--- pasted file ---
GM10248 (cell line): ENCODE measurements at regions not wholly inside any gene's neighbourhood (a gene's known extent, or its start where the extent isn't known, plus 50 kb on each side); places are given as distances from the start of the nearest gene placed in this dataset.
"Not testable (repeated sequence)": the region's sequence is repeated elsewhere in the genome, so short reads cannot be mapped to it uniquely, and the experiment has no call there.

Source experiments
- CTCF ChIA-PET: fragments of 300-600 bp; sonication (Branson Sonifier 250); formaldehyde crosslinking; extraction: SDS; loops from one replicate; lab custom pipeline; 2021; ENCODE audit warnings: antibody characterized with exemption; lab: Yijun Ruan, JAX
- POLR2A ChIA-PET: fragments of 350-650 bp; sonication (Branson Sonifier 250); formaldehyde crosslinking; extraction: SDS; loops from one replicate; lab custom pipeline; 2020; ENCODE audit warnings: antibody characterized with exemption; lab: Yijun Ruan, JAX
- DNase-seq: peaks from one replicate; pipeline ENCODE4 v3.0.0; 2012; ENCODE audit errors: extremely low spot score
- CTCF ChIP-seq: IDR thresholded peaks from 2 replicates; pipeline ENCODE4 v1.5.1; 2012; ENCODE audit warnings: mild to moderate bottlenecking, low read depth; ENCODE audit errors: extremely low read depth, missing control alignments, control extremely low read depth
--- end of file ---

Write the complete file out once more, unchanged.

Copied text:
GM10248 (cell line): ENCODE measurements at regions not wholly inside any gene's neighbourhood (a gene's known extent, or its start where the extent isn't known, plus 50 kb on each side); places are given as distances from the start of the nearest gene placed in this dataset.
"Not testable (repeated sequence)": the region's sequence is repeated elsewhere in the genome, so short reads cannot be mapped to it uniquely, and the experiment has no call there.

Source experiments
- CTCF ChIA-PET: fragments of 300-600 bp; sonication (Branson Sonifier 250); formaldehyde crosslinking; extraction: SDS; loops from one replicate; lab custom pipeline; 2021; ENCODE audit warnings: antibody characterized with exemption; lab: Yijun Ruan, JAX
- POLR2A ChIA-PET: fragments of 350-650 bp; sonication (Branson Sonifier 250); formaldehyde crosslinking; extraction: SDS; loops from one replicate; lab custom pipeline; 2020; ENCODE audit warnings: antibody characterized with exemption; lab: Yijun Ruan, JAX
- DNase-seq: peaks from one replicate; pipeline ENCODE4 v3.0.0; 2012; ENCODE audit errors: extremely low spot score
- CTCF ChIP-seq: IDR thresholded peaks from 2 replicates; pipeline ENCODE4 v1.5.1; 2012; ENCODE audit warnings: mild to moderate bottlenecking, low read depth; ENCODE audit errors: extremely low read depth, missing control alignments, control extremely low read depth